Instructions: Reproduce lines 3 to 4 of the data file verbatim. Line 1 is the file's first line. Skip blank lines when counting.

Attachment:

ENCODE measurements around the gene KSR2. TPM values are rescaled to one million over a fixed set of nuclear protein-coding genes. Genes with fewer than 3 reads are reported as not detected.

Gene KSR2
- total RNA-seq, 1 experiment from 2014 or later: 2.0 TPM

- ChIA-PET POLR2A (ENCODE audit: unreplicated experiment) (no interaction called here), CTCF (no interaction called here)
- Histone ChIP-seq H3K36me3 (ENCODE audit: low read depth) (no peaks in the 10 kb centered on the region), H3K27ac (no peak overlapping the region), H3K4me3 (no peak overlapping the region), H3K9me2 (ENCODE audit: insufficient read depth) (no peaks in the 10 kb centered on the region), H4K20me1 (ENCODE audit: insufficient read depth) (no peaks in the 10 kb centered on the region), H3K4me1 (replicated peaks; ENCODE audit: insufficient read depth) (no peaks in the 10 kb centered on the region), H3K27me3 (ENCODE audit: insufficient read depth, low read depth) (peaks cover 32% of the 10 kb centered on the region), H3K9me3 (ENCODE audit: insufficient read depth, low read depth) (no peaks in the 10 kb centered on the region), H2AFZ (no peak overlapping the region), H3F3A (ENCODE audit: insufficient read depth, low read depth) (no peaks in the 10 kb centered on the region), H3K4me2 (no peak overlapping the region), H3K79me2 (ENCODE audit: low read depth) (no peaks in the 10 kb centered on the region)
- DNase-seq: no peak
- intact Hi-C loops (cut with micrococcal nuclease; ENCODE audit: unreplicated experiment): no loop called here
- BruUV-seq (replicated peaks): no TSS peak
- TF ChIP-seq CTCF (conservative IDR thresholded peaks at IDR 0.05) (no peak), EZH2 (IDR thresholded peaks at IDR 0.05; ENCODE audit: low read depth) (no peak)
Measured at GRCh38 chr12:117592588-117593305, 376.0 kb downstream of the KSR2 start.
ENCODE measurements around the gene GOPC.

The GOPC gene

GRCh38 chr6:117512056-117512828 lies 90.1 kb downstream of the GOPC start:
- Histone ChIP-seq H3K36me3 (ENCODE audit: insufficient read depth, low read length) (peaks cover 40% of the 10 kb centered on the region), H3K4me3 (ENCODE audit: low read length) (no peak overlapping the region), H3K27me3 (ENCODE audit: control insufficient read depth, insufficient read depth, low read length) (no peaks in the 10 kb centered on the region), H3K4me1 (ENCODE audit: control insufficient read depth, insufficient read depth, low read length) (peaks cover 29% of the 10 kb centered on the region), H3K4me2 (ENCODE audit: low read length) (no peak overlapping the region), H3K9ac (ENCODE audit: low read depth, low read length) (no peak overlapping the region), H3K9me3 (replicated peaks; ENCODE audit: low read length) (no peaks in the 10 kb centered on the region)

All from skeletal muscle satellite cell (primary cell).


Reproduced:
- total RNA-seq, 1 experiment from 2014 or later: 2.0 TPM

- ChIA-PET POLR2A (ENCODE audit: unreplicated experiment) (no interaction called here), CTCF (no interaction called here)